Time is Nearing to Decide California's Sports Gambling Fate
October 6, 2022
The November election cycle is a little more than a month away. That means that Californians have a little more than 30 days to decide whether or not they want California to join the 30-something states that have already legalized sports betting.
Against what was seemingly impossible odds earlier this year, two propositions related to sports gambling have made it onto the ballet. Though Prop 26 and Prop 27 have different beneficiaries, they are quite simple in one very important way. Both propositions would open the door for California residents to be able to legally bet on sports events. If either Proposition were to get a “thumbs up” from voters, actual sports betting could be a reality in California by the end of next year.
What will the voters do is anyone’s guess. For either proposition to pass, it will have to overcome the $440 million that was invested by sports gambling opponents to crush the future of sports betting in California.
For the benefit of California voters who will be going to the polls, here is a bit of useful information about each bill.
About California Prop 26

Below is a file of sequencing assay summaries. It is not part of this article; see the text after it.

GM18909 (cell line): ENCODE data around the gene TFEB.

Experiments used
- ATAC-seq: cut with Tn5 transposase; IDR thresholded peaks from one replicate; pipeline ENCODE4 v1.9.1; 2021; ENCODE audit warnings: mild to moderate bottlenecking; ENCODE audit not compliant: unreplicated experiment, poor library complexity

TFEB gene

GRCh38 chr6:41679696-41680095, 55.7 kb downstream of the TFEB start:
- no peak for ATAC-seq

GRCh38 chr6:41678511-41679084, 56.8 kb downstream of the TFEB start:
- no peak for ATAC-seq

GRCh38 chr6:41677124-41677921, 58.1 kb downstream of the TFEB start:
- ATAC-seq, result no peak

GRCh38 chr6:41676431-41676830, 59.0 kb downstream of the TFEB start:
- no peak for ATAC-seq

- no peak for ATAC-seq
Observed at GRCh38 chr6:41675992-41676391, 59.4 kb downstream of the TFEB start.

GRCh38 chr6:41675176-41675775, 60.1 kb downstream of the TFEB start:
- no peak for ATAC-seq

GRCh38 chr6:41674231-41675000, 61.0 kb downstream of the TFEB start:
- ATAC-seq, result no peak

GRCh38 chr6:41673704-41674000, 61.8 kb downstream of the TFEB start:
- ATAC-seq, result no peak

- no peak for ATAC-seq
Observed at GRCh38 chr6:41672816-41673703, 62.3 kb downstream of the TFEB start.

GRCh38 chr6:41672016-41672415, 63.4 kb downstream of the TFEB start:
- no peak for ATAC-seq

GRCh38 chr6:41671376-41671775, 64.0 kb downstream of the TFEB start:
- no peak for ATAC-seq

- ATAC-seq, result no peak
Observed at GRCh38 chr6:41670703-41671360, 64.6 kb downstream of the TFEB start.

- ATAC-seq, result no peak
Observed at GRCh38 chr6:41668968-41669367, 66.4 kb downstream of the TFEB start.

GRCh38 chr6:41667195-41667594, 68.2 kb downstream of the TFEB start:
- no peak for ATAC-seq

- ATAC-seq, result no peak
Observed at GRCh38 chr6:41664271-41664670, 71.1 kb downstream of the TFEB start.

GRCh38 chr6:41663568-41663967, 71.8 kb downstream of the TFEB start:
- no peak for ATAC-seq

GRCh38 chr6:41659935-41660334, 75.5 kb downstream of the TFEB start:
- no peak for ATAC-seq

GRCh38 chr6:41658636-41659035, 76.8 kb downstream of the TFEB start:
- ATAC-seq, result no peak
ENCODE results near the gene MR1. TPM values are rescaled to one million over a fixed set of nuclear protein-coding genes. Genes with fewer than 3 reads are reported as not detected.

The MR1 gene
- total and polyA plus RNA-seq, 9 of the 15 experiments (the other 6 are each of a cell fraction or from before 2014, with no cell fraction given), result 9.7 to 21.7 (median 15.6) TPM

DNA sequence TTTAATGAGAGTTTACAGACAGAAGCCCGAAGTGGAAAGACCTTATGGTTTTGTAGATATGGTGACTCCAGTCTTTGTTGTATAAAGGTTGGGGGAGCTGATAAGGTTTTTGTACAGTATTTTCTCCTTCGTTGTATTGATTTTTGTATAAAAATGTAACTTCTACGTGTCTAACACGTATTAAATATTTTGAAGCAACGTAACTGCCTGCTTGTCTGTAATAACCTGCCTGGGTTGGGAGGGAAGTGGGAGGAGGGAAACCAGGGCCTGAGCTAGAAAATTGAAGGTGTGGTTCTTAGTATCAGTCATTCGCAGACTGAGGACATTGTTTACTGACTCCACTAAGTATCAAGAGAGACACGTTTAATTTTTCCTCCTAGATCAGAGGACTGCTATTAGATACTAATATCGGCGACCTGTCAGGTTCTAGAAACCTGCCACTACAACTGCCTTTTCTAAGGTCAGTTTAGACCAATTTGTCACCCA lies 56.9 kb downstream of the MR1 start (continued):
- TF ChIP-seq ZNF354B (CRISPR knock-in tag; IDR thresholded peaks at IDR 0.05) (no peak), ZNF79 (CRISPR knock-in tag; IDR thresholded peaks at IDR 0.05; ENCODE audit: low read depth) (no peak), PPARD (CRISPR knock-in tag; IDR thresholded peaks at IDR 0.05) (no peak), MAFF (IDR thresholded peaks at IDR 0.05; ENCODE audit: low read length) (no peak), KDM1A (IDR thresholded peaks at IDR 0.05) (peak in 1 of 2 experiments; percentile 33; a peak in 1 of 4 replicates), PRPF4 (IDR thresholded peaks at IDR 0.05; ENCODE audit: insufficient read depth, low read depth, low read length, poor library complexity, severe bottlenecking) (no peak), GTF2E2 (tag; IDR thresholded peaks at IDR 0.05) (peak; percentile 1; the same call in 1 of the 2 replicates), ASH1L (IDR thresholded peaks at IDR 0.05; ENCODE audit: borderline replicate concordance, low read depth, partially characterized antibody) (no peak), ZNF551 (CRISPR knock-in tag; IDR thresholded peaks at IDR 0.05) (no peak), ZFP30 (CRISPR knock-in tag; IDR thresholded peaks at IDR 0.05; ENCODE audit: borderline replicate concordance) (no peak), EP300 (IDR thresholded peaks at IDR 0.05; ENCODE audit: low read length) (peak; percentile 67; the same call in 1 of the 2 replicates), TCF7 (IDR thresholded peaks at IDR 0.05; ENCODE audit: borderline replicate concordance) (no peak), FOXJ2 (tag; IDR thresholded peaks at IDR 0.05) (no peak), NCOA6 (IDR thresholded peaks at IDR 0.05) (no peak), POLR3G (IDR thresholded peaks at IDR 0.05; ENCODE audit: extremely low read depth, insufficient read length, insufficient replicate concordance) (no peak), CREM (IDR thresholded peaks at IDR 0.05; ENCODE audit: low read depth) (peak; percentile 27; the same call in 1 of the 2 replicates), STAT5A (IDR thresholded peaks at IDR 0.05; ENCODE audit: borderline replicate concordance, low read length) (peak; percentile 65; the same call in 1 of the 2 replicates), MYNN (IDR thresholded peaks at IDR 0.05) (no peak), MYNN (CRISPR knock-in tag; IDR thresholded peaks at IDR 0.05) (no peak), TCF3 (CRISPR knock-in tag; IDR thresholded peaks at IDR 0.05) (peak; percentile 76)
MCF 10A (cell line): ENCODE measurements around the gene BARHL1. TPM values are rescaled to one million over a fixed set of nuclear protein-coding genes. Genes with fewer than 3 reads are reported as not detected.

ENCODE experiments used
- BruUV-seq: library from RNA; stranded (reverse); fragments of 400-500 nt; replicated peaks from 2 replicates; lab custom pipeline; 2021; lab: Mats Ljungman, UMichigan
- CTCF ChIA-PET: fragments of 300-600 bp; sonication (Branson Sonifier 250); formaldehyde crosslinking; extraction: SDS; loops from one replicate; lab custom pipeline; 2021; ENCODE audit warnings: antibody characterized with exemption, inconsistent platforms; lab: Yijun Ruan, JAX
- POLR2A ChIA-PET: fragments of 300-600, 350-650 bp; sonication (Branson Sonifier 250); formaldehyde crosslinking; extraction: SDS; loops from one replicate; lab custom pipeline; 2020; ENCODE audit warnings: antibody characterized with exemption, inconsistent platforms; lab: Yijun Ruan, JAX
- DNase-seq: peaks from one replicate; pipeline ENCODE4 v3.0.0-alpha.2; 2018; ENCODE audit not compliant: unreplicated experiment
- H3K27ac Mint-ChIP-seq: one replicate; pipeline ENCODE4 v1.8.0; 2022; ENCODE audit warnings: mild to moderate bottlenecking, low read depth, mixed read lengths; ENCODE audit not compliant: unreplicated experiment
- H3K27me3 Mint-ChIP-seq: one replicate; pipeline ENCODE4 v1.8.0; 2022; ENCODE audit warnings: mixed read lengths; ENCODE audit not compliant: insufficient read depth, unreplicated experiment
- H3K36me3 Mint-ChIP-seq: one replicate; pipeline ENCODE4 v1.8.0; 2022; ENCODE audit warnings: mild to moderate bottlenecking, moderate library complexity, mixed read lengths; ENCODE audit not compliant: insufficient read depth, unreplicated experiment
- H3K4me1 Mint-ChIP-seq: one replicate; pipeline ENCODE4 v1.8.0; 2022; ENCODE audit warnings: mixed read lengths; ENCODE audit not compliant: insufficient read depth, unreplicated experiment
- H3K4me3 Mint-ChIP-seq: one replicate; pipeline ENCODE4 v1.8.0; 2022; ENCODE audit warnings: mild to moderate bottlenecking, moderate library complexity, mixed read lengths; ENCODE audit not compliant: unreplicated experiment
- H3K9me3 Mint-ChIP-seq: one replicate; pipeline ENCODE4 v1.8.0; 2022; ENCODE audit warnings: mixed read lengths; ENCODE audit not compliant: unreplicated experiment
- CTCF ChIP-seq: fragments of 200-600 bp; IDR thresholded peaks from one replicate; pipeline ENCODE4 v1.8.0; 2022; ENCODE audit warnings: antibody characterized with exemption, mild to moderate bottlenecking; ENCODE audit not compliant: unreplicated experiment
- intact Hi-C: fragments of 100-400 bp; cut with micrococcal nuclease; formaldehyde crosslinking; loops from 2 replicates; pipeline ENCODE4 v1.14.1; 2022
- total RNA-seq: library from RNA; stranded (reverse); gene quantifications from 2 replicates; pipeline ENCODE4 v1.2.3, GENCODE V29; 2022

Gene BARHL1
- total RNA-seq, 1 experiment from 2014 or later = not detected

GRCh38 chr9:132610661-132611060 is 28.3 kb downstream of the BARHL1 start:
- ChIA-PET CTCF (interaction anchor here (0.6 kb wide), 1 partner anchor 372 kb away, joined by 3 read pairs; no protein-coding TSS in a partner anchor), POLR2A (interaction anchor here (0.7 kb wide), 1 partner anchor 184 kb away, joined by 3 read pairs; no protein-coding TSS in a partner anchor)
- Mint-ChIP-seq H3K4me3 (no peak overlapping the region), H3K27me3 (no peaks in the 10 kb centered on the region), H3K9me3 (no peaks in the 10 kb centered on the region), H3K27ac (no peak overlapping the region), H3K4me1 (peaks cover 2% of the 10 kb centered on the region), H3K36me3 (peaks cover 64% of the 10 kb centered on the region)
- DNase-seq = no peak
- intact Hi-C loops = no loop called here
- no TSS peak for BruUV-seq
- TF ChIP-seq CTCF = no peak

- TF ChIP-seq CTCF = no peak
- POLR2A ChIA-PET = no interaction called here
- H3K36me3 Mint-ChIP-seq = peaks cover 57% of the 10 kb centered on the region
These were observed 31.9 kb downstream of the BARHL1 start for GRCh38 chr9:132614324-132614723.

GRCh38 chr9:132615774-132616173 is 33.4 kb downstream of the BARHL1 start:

Proposition 26 calls for the state of California’s Native Indian Tribes and Horse Race Tracks to have the right to offer in-person live sports betting options. To be clear, the proposition has nothing in it that would allow for any form of online/mobile sports betting access.
The race tracks would be required to pay a revenue tax of 10% on all sports betting gross revenue. Indian tribes don’t normally have to pay taxes related to casino gambling revenue, but later provisions are expected to be negotiated through compacts in Prop 26 passes.
While the tax revenue would be designated for education, gambling addiction programs, gambling enforcement, and general uses, opponents of the proposition aren’t happy with one aspect of the legislation. The power that the legislation would give to the Tribes and race tracks would be detrimental to the success of the state’s poker clubs, which have been operating for decades.
About California Prop 27
Proposition 27 calls for both Indian Tribes and U.S. Sports Betting operators to have control over sports betting in California. Effectively, Indian Tribes would control in-person betting with mobile operators controlling bets made over the internet and mobile apps. In both cases, operators would be on the hood for a revenue tax of 10% on gross revenue with a small slice of the money going to help California’s homeless population.
Opposition to this proposition is a bit more straightforward. Opponents are not interested in non-California entities getting rich off the sports bets made by Californians. They also oppose the bill under the assumption mobile sports betting legislation in California is unnecessary. They are basing this on the notion that California sports bettors are already using VPNs to enable them to use mobile sports betting apps licensed in other states.
Argument aside, the time has come for voters to decide the issue. Surely, sports fans will be paying extra attention as the voter tallies start rolling in on election night.